Evaluating the Effects of Large-Scale Health Interventions in Developing Countries: The Zambian Malaria Initiative

Nava Ashraf, Günther Fink, David N. Weil

Chapter in NBER book African Successes, Volume II: Human Capital (2016), Sebastian Edwards, Simon Johnson, and David N. Weil, editors (p. 13 - 57)
Published in September 2016 by University of Chicago Press
© 2016 by the National Bureau of Economic Research
in African Successes Project

Since 2003, Zambia has been engaged in a large-scale, centrally coordinated national anti-Malaria campaign which has become a model in sub-Saharan Africa. This paper aims at quantifying the individual and macro level benefits of this campaign, which involved mass distribution of insecticide treated mosquito nets, intermittent preventive treatment for pregnant women, indoor residual spraying, rapid diagnostic tests, and artemisinin-based combination therapy. We discuss the timing and regional coverage of the program, and critically review the available health and program rollout data. To estimate the health benefits associated with the program rollout, we use both population based morbidity measures from the Demographic and Health Surveys and health facility based mortality data as reported in the national Health Management Information System. While we find rather robust correlations between the rollout of bed nets and subsequent improvements in our health measures, the link between regional spraying and individual level health appears rather weak in the data.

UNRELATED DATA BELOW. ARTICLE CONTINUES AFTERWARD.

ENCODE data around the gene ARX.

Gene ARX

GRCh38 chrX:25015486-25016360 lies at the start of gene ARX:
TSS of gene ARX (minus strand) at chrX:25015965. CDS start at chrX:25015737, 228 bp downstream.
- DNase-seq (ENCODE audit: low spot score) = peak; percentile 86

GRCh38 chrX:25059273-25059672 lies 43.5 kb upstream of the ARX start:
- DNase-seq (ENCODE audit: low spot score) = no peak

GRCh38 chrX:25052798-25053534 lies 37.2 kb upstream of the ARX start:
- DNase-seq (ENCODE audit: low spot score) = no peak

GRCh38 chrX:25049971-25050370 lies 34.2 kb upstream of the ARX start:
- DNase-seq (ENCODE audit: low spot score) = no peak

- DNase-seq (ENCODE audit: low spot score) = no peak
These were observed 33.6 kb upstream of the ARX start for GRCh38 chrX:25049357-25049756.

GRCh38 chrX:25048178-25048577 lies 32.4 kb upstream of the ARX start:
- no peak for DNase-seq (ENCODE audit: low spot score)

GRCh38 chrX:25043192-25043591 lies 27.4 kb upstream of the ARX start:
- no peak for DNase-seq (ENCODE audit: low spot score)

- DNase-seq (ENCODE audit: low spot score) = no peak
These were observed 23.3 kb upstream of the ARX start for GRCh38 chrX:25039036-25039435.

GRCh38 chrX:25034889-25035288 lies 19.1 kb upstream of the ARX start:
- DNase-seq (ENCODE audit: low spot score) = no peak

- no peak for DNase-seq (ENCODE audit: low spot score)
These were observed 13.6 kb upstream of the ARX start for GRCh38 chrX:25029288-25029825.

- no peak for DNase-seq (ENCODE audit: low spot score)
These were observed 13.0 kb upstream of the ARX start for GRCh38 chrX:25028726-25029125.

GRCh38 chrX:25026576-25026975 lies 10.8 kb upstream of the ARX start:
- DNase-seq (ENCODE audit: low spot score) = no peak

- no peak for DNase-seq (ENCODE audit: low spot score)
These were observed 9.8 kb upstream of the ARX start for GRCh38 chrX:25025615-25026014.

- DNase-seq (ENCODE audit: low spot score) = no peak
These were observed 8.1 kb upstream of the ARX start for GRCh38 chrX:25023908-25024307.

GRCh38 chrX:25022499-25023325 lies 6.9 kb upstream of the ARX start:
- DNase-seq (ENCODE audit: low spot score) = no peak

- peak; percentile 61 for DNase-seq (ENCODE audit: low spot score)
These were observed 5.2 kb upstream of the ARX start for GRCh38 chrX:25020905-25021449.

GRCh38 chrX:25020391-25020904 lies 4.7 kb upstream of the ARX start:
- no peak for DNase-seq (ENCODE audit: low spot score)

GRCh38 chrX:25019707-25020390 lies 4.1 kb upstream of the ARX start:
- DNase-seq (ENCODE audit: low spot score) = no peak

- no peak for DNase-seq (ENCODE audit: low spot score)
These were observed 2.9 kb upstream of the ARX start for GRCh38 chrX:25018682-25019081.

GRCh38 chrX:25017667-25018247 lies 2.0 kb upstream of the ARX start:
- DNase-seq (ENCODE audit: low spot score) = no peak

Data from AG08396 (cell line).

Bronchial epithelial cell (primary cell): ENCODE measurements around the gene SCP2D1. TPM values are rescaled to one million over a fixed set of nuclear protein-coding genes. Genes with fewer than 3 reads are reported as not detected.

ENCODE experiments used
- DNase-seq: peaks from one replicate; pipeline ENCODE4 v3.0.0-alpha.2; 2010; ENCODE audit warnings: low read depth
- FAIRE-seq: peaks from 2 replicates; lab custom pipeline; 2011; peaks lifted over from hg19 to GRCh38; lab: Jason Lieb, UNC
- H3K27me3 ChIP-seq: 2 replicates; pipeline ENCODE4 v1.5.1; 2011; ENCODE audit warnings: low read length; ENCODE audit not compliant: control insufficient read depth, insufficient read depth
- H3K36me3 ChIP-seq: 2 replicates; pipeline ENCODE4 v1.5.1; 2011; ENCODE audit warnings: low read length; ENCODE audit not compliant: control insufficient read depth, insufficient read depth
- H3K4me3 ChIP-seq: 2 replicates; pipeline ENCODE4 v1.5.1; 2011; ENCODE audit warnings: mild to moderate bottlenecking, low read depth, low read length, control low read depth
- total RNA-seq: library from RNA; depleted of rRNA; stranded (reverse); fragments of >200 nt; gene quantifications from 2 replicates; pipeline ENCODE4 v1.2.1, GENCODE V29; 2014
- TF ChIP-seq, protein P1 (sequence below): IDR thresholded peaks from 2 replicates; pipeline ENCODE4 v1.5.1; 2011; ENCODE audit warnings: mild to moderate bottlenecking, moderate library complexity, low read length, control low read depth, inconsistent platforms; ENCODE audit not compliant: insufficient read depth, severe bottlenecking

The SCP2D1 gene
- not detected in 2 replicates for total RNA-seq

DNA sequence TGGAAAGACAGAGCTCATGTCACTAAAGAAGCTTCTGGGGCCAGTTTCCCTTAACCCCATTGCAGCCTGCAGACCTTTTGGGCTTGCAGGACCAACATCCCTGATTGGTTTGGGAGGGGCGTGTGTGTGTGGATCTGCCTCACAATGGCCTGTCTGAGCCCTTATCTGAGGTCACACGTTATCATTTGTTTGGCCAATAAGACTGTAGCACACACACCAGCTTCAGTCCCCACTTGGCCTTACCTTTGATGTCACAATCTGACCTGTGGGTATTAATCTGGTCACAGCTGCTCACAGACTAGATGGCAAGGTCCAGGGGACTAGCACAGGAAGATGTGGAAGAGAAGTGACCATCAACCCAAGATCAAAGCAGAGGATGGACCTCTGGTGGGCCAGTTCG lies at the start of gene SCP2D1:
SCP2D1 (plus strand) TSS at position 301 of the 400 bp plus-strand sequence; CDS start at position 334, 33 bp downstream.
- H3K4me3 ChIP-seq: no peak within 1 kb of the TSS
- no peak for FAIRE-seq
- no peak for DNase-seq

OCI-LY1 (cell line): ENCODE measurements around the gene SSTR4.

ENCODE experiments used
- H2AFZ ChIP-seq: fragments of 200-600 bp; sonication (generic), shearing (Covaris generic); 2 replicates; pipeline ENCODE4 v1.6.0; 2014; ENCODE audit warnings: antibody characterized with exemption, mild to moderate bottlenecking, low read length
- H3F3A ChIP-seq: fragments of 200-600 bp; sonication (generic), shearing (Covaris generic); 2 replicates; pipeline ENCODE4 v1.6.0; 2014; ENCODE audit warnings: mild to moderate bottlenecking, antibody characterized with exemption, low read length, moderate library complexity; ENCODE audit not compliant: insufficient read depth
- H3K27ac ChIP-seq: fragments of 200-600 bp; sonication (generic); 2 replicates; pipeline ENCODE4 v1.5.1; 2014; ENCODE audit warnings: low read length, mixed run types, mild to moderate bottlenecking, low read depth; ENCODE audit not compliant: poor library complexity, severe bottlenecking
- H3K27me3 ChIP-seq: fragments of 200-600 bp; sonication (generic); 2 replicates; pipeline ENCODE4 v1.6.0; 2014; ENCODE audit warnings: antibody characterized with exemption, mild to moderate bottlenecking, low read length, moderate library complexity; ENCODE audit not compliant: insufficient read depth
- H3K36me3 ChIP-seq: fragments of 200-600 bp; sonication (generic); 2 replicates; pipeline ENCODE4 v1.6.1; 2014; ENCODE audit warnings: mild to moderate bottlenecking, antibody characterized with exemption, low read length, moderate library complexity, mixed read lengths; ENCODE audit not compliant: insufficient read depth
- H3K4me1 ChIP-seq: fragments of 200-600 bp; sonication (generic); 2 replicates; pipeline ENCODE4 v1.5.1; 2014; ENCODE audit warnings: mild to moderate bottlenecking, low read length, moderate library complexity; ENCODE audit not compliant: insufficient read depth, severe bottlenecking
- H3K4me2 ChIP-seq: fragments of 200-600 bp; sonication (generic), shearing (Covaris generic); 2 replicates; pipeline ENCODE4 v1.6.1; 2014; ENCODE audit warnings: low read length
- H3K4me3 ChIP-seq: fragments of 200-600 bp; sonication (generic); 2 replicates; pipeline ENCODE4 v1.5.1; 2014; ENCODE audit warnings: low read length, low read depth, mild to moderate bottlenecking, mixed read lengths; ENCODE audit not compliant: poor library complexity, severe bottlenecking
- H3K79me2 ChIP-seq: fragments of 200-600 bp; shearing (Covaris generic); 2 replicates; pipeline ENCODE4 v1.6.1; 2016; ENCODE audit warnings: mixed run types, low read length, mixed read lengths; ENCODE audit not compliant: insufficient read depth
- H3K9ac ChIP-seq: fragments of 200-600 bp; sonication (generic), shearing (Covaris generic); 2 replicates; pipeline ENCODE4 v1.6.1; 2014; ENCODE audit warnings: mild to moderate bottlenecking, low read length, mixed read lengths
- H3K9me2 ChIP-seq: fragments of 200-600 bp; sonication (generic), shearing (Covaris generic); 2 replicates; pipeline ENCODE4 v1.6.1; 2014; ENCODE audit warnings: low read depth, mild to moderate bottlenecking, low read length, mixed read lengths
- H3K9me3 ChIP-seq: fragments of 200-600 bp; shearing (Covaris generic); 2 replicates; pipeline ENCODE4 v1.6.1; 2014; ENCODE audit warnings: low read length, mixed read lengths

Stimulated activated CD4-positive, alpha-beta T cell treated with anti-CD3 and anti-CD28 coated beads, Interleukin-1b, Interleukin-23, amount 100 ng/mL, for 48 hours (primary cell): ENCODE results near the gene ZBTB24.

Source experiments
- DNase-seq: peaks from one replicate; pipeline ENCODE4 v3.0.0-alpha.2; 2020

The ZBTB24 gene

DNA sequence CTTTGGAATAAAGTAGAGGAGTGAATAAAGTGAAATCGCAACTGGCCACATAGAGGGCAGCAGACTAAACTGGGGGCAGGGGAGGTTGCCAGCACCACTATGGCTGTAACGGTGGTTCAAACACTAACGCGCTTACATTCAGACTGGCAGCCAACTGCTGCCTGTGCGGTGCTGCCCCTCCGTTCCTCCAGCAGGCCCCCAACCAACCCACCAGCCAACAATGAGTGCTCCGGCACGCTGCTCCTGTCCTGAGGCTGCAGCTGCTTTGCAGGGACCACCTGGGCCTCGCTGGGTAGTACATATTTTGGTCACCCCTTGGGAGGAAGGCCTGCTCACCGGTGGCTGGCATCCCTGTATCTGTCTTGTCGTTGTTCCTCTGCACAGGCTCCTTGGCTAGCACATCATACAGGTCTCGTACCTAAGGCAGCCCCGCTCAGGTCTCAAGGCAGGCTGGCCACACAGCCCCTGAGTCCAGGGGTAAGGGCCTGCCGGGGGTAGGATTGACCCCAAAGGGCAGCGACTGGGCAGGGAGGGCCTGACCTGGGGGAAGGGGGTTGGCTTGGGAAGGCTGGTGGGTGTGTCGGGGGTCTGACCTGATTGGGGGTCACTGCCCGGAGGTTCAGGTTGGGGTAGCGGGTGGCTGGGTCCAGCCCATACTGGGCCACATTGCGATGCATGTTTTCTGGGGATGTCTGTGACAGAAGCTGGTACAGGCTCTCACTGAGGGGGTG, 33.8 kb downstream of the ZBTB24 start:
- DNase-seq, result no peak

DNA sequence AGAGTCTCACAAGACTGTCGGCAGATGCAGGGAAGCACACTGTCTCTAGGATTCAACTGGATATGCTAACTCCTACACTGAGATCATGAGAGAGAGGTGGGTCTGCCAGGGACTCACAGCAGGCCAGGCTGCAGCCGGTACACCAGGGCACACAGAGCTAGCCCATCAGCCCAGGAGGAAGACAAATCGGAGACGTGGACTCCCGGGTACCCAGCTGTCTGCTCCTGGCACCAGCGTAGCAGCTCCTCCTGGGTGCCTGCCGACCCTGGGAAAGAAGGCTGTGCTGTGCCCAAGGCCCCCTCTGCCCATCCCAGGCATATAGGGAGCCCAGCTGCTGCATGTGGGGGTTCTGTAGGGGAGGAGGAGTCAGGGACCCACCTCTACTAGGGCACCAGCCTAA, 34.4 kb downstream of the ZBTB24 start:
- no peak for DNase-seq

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This chapter first appeared as NBER working paper w16069, Evaluating the Effects of Large Scale Health Interventions in Developing Countries: The Zambian Malaria Initiative, Nava Ashraf, Günther Fink, David N. Weil
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